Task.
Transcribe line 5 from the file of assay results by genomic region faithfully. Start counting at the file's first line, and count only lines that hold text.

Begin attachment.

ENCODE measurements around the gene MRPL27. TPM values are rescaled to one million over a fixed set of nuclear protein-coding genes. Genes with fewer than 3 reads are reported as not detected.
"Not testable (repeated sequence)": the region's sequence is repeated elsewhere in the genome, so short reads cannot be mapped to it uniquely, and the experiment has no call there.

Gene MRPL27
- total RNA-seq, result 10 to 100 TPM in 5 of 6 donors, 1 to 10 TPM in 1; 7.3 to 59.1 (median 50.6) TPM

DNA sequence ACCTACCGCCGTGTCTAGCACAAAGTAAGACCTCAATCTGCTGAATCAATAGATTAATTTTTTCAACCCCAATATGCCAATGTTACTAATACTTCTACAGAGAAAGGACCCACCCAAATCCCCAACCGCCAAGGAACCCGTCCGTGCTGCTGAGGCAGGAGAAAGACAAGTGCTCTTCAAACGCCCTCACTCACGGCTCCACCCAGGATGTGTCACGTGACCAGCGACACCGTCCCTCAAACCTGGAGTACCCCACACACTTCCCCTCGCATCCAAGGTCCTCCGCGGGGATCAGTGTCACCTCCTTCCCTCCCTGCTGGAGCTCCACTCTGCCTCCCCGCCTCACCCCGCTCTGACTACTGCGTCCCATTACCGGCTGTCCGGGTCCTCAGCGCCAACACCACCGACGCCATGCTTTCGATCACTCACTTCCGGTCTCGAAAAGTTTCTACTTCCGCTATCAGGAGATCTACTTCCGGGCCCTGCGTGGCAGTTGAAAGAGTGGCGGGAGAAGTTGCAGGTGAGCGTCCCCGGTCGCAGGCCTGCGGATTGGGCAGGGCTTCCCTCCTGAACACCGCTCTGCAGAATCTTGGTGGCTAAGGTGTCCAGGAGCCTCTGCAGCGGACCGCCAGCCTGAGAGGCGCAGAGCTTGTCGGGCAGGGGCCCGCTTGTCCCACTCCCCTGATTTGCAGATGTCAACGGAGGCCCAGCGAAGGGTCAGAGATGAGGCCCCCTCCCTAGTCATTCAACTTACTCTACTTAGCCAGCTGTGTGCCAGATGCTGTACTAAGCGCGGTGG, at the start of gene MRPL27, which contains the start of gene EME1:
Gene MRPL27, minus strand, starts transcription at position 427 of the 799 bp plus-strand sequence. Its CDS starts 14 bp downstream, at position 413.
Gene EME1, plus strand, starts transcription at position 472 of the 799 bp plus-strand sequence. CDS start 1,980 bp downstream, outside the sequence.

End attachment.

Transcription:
DNA sequence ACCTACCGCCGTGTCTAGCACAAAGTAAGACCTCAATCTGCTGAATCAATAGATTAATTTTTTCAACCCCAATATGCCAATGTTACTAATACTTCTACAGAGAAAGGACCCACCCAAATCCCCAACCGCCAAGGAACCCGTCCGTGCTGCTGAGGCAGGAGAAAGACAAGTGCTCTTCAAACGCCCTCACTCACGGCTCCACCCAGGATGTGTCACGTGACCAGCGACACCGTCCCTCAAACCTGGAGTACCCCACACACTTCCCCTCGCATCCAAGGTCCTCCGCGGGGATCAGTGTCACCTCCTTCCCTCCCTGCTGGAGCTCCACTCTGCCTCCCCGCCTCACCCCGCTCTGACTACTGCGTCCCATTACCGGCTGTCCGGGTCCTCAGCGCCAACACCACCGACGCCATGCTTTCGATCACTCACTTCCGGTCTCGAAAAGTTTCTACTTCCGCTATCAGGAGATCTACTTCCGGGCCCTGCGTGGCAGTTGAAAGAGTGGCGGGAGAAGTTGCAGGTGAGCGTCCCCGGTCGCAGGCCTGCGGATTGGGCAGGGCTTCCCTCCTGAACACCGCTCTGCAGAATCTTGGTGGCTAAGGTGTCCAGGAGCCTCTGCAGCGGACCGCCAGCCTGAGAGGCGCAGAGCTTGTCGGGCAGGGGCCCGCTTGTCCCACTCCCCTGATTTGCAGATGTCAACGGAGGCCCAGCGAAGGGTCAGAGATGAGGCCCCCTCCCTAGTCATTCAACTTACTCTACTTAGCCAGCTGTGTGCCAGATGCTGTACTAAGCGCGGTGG, at the start of gene MRPL27, which contains the start of gene EME1: